Unlike Oregon’s minimum wage, the federal minimum wage has lost some of its real purchasing power. The national minimum wage in 2016 buys less than it did when it was raised to $7.25 in 2009. To buy the same goods and services today, a worker would have to make $8.14 per hour. So the real purchasing power of the national minimum wage has fallen 89 cents, or 11% since its last increase. In contrast, the purchasing power of Oregon’s minimum wage has increased slightly.

When minimum wage increases are not linked to inflation, the inflation-adjusted minimum wage tends to follow a peak and valley pattern. Relatively large increases in the minimum wage occur irregularly and are followed by years of the minimum wage’s purchasing power being eroded by inflation. This means the real federal minimum wage varies over time, which makes long-term planning more difficult for employers and their workers. Oregon’s minimum wage increases have been frequent and relatively small since the switch to annual increases in 2004, helping the real minimum wage remain steady over the years.

Minimum wage jobs accounted for 100,000 Oregon jobs in the first quarter of 2015, out of a total of almost 1.9 million jobs in the state.

Over the last 15 years, Oregon’s minimum (and sub-minimum) wage jobs have accounted for between 4 and 6 percent of the total number of jobs.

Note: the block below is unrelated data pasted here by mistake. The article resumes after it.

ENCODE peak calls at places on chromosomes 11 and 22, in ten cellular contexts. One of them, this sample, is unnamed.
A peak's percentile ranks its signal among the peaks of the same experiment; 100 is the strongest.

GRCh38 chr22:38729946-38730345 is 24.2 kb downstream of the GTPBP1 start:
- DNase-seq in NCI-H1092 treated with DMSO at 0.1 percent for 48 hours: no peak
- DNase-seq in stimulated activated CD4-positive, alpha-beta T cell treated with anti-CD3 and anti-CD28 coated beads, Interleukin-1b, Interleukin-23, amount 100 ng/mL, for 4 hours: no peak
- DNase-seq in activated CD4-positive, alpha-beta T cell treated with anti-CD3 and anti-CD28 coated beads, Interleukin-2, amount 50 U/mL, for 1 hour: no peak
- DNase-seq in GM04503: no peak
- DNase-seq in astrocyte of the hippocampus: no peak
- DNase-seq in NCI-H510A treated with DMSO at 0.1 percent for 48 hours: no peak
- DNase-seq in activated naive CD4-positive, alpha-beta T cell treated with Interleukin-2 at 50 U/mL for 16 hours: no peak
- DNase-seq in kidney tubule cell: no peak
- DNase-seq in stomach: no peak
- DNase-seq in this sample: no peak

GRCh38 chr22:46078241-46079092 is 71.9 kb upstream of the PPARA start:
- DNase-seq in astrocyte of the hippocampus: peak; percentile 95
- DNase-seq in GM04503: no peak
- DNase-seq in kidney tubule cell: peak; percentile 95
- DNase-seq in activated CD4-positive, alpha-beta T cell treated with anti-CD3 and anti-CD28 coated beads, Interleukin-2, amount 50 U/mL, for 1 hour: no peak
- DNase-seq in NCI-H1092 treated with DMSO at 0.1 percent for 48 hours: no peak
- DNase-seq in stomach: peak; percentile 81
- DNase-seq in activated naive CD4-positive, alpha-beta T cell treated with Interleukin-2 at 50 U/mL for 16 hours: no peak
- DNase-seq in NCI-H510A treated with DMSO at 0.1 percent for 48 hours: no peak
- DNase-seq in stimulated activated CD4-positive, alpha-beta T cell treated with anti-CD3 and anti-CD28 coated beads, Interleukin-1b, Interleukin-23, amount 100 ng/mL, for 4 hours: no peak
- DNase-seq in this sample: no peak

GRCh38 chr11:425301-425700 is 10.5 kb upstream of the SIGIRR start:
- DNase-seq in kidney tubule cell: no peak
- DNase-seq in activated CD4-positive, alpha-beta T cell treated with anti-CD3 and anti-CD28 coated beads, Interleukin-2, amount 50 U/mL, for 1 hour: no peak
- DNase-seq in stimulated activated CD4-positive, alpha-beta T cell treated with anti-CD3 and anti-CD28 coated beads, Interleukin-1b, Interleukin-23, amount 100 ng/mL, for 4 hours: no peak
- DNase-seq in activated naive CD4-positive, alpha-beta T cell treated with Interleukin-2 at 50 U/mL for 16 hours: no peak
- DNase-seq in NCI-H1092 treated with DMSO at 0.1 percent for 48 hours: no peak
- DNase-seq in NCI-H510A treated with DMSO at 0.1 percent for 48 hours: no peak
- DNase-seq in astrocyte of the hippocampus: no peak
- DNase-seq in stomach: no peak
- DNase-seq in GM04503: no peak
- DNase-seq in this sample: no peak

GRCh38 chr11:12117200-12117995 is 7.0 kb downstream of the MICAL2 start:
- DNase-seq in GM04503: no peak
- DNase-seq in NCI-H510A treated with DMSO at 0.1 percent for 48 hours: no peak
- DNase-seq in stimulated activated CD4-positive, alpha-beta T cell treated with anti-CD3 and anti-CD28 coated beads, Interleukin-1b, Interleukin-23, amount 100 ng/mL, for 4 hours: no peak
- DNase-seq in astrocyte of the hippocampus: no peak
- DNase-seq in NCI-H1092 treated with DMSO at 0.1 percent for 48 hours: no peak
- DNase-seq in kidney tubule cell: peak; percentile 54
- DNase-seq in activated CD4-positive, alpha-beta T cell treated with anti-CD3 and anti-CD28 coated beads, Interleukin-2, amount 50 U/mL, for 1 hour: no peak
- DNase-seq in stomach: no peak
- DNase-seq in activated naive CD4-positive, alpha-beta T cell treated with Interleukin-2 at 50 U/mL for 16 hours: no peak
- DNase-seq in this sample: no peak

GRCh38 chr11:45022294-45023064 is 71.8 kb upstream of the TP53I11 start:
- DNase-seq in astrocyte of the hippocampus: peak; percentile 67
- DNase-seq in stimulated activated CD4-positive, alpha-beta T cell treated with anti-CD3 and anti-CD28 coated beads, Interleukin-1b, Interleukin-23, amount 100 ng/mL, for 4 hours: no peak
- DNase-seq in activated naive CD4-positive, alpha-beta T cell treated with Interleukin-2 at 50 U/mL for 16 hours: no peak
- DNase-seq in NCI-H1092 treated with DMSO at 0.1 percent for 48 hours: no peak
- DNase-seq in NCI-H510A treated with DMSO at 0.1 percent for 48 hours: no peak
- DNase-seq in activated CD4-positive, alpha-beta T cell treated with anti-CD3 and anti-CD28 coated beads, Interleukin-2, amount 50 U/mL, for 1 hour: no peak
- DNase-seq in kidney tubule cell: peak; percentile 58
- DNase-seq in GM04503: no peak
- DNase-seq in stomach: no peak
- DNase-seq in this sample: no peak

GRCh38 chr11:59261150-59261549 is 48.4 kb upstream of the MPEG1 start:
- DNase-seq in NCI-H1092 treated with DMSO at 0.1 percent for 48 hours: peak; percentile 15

In the first quarter of 2015, more than two-thirds of minimum wage jobs were found in three industry sectors: leisure/hospitality, retail trade, and natural resources/mining. While these sectors captured 69 percent of minimum wage employment in the state, they represented just 26 percent of Oregon’s total number of jobs.

Some Occupations Have Many Minimum Wage Jobs

There are four occupations that employ more than 15,000 at wages below $10 per hour: food preparation and serving workers, including fast food; waiters and waitresses; retail salespersons; and cashiers.

Some Areas Have More Minimum and Low-Wage Jobs

Overall, minimum wage workers made up 5 percent of Oregon’s workforce at the beginning of 2015. Urban counties tend to have the lowest shares of minimum wage workers. In rural counties, the share of minimum wage jobs is higher. While minimum wage jobs make up a larger share of jobs in rural counties, they account for a relatively small share of the total number of minimum wage jobs in the state.

Oregon has 13 metropolitan and 23 nonmetropolitan counties. Around 87 percent of jobs in Oregon are in urban areas, while rural counties account for 13 percent of jobs statewide. When it comes to minimum wage jobs, the rural share jumps to 18 percent, but in sheer numbers the minimum wage jobs in rural areas are dwarfed by the volume of minimum wage work in urban areas. Oregon’s urban counties account for more than 80,000 minimum wage jobs, while fewer than 19,000 are in the rural counties.

As wages get higher, urban areas take up a greater and greater share of jobs. Urban Oregon counties capture 82 percent of jobs paying $9.25 or less, 84 percent of jobs paying $9.26 to $14.99, and 88 percent of jobs paying $15 or more per hour.